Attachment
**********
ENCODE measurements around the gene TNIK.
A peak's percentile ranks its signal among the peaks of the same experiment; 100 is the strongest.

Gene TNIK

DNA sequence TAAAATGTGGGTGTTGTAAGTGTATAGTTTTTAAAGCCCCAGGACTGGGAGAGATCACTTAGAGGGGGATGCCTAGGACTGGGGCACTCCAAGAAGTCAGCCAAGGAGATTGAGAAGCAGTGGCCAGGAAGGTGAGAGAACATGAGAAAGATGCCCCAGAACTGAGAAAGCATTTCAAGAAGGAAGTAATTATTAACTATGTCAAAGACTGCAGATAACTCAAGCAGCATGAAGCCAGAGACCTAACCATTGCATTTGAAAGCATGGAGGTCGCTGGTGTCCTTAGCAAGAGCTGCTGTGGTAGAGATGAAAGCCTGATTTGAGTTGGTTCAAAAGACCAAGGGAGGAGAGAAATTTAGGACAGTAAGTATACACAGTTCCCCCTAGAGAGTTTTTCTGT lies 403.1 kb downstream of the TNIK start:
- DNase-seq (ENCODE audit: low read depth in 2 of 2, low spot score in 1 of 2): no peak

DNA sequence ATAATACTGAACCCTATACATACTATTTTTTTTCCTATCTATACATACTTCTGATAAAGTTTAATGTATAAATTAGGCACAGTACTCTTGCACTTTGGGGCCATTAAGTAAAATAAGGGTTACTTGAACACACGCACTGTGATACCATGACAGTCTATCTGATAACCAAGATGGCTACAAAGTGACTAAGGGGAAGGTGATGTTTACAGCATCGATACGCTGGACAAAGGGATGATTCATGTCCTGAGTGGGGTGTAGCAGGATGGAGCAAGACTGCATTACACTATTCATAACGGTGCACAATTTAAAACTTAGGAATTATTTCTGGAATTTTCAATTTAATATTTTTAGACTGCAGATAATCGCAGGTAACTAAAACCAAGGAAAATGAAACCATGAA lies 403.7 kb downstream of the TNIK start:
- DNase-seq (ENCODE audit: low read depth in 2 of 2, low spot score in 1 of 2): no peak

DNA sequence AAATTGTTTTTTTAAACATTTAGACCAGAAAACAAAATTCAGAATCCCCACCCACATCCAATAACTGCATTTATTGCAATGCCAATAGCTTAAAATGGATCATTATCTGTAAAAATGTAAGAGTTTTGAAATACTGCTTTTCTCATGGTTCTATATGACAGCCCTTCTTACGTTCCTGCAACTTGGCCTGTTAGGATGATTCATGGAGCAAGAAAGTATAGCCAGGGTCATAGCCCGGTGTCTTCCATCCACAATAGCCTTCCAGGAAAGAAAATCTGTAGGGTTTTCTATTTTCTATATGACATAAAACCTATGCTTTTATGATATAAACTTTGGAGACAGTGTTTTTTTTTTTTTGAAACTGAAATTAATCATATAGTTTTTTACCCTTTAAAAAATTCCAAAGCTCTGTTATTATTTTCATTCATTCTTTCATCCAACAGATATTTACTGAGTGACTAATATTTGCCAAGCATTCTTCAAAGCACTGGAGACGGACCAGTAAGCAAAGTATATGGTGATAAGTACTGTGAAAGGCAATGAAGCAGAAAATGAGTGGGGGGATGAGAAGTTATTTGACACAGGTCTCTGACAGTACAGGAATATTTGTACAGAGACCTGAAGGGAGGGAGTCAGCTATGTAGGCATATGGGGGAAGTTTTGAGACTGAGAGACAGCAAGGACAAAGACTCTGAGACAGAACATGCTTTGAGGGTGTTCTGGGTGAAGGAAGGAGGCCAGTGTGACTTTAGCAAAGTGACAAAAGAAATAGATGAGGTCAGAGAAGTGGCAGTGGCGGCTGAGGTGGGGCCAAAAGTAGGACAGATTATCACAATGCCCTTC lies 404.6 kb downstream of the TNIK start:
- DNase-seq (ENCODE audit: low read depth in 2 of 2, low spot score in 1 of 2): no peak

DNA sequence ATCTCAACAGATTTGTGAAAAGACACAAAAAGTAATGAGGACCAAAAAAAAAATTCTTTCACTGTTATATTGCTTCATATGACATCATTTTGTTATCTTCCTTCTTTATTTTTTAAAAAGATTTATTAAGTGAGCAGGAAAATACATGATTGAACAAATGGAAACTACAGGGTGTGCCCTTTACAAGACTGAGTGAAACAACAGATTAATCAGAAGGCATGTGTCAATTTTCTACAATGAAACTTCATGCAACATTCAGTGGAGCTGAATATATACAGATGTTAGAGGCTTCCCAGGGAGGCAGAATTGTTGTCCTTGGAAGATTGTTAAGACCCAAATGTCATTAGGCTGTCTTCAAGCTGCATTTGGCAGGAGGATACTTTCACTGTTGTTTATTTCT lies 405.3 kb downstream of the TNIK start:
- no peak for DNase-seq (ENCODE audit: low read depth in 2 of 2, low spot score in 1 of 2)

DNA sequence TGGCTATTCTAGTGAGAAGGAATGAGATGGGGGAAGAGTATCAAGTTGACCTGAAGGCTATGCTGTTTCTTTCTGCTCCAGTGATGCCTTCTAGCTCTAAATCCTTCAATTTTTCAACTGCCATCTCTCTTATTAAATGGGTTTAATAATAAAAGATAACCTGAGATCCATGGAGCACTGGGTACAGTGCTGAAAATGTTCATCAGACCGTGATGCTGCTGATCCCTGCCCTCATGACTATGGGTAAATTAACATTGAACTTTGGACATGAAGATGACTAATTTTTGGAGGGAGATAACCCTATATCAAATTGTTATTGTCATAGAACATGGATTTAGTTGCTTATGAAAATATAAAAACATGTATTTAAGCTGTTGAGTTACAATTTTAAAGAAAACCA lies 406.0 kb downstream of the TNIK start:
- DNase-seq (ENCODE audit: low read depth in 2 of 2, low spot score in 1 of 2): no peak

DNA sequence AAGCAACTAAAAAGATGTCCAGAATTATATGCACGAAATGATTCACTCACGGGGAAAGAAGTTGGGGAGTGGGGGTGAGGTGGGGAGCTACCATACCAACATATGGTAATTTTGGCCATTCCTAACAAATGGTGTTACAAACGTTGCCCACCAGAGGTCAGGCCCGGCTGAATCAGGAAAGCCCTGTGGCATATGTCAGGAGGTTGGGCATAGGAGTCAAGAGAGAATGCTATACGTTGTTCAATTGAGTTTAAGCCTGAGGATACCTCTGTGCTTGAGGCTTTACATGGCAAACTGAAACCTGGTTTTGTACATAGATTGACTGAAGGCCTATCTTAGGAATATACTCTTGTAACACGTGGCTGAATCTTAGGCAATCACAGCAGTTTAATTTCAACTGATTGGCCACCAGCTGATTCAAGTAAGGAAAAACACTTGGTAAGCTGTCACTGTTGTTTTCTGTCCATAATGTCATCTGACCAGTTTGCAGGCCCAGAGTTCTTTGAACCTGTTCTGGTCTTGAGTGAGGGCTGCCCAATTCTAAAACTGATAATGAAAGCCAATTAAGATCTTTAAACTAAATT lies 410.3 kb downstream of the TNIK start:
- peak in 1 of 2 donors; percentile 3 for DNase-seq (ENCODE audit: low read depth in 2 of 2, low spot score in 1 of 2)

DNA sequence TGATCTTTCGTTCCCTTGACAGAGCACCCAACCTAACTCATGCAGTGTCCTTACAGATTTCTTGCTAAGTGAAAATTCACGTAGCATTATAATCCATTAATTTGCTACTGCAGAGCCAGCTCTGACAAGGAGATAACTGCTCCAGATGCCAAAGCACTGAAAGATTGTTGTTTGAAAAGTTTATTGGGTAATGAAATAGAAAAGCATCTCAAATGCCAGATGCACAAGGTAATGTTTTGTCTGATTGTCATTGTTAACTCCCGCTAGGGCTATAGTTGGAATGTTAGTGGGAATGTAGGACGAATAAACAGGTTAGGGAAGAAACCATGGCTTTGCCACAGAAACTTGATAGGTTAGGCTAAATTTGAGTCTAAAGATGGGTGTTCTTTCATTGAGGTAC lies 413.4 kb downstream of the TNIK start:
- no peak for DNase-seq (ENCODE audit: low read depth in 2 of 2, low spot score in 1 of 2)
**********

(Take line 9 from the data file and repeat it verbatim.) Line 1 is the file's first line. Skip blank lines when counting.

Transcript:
- DNase-seq (ENCODE audit: low read depth in 2 of 2, low spot score in 1 of 2): no peak